All of these commercially employed methods have generally not proven to be as accurate as desirable due to diameter irregularities of the borehole wall, variation of cement annulus surrounding the casing in a cased well borehole, and the properties of different types of steel casings and formation lithologies which surround the borehole. For example, the thermal neutron distribution surrounding a source and detector pair sonde as proposed in the prior art can be affected by the chlorine content of the borehole fluid. Similarly, lithological properties of the earth formations in the vicinity of the borehole, such as the boron content of these formations, can affect the measurement of thermal neutron populations. The present invention however, rather than relying on a measurement of the thermal neutron population comprises a neutron measurement of the formation porosity which utilizes a measure of the epithermal neutron population at one detector and, inferentially through a measurement of inelastically scattered fast neutrons, the background corrected fast neutron population at a second detector spaced approximately the same distance from a pulsed neutron source. A special epithermal detector neutron and other means are utilized in the present invention to effectively discriminate against the detection of thermal neutrons or their resultant capture gamma rays as proposed by prior art thermal neutron population measurement techniques.
Thus, it is an object of the present invention to provide an improved method and apparatus for measuring the porosity of earth formations in situ in a well borehole using pulsed neutron source techniques.
Another object of the present invention is to provide an improved technique for measuring the porosity of earth formations in the vicinity of a well borehole by combining measurement of the epithermal neutron population and, inferentially, the fast neutron population using pulsed neutron source techniques.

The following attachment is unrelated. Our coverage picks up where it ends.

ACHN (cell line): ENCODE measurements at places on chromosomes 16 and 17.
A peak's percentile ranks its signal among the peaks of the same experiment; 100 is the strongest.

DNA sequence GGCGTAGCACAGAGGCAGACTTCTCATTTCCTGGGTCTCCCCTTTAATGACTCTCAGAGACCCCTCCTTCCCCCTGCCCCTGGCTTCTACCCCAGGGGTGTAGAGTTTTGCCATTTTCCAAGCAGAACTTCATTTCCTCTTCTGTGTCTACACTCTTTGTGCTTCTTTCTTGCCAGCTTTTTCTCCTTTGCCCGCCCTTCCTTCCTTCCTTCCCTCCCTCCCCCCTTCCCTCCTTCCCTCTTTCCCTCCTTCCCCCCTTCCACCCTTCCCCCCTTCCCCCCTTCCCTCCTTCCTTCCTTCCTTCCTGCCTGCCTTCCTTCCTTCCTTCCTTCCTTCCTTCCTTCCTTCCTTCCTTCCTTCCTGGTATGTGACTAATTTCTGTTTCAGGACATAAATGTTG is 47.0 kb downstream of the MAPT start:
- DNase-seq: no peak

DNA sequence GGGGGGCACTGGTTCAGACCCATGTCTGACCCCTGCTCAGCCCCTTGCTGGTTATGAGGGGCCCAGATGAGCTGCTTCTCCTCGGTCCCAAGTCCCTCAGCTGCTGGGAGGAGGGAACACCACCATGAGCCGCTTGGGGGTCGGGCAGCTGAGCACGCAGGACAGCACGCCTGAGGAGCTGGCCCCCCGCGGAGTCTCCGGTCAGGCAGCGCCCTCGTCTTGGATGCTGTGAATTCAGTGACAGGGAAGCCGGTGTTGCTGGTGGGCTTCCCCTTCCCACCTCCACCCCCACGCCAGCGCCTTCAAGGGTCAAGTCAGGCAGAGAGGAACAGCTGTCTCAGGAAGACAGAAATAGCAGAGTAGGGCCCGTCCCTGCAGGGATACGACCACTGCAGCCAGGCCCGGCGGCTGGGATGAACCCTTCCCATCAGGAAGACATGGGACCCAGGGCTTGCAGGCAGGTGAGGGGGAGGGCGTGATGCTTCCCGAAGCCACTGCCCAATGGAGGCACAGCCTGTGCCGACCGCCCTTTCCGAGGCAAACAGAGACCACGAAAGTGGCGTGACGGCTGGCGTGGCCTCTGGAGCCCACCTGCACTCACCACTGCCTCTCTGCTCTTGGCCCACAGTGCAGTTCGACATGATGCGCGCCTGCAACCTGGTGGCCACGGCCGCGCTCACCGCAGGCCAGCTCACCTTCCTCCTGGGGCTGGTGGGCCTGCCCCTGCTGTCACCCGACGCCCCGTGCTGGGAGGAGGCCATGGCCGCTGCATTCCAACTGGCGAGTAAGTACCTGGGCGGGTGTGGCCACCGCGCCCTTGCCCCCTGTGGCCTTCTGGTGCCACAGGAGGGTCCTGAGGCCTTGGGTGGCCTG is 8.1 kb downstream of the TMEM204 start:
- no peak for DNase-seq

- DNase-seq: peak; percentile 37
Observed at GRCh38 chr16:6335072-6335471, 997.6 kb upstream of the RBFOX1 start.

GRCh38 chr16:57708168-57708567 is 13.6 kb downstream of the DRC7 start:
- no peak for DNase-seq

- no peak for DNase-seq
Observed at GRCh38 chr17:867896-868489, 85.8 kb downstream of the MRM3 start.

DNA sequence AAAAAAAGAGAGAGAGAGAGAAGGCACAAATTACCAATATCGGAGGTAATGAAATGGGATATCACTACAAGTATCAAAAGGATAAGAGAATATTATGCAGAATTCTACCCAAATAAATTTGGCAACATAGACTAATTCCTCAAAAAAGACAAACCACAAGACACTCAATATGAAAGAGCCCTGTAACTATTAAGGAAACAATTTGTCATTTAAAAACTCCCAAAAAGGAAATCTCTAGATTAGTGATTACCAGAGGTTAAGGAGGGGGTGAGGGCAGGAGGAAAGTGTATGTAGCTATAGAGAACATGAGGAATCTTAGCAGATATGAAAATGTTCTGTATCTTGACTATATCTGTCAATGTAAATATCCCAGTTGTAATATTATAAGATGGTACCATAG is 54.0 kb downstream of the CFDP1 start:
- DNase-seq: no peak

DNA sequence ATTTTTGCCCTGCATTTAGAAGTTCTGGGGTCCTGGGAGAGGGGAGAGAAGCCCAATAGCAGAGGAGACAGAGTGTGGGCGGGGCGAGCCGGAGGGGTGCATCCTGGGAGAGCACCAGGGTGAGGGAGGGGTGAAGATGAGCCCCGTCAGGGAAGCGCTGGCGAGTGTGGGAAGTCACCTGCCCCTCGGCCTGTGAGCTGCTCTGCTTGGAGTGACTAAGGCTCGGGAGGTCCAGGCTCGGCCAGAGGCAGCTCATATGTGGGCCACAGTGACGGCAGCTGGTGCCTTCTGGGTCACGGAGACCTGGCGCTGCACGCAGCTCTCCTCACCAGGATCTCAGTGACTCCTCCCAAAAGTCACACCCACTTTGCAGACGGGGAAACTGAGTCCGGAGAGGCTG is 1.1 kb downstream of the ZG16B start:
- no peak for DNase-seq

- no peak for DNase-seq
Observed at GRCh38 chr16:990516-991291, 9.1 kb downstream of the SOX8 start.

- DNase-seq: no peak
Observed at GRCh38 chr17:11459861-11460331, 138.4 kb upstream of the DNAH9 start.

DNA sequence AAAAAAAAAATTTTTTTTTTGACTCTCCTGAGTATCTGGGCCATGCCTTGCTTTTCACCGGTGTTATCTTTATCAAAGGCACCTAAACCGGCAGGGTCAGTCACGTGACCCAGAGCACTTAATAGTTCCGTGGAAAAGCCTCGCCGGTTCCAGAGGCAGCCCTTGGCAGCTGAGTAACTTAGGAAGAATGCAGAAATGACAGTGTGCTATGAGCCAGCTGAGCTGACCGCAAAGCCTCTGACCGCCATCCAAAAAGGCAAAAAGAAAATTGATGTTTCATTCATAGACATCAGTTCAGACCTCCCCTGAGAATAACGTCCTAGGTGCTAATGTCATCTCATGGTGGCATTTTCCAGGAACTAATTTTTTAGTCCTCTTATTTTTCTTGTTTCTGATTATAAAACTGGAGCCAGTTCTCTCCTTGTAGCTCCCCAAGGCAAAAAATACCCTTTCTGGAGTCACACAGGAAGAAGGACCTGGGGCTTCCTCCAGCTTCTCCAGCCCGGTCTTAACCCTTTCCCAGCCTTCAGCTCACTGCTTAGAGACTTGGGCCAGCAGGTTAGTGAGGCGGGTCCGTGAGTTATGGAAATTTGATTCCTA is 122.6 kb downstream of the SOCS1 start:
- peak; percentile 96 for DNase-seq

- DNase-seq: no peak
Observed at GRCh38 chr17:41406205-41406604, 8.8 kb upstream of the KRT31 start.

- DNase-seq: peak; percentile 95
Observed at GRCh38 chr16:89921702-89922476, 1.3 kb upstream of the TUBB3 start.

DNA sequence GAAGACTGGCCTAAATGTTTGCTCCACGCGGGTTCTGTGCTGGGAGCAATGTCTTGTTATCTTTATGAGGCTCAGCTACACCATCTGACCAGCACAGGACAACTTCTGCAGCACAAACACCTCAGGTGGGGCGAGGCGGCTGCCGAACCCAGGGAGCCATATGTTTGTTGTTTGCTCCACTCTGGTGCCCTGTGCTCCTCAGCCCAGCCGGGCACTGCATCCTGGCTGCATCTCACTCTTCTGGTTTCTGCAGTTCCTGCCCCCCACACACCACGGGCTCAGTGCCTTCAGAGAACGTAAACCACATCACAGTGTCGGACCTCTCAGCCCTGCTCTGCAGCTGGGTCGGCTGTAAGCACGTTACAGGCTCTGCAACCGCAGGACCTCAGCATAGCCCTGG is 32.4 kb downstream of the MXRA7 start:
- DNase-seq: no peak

In accordance with the present invention, a pulse operated high energy neutron source irradiates the earth formations surrounding a well borehole with repetitive bursts of fast neutrons. A neutron detector sensitive to neutrons in the epithermal energy range, and another detector sensitive to gamma rays produced by the inelastic scattering of fast neutrons, which are effectively spaced approximately the same distance from the neutron source, measure the fast and epithermal neutron populations at this effective distance. The inelastic gamma ray measurements of the fast neutron population are background corrected and separated from thermal neutron interactions by time gating techniques. The measurements of the fast and epithermal neutron populations at the two detectors may then be interpreted in terms of the earth formation porosity in accordance with predetermined relationships. The techniques and apparatus of the present invention give improved results over prior art devices in that less sensitivity to disturbing environmental parameters results from the use of the present invention.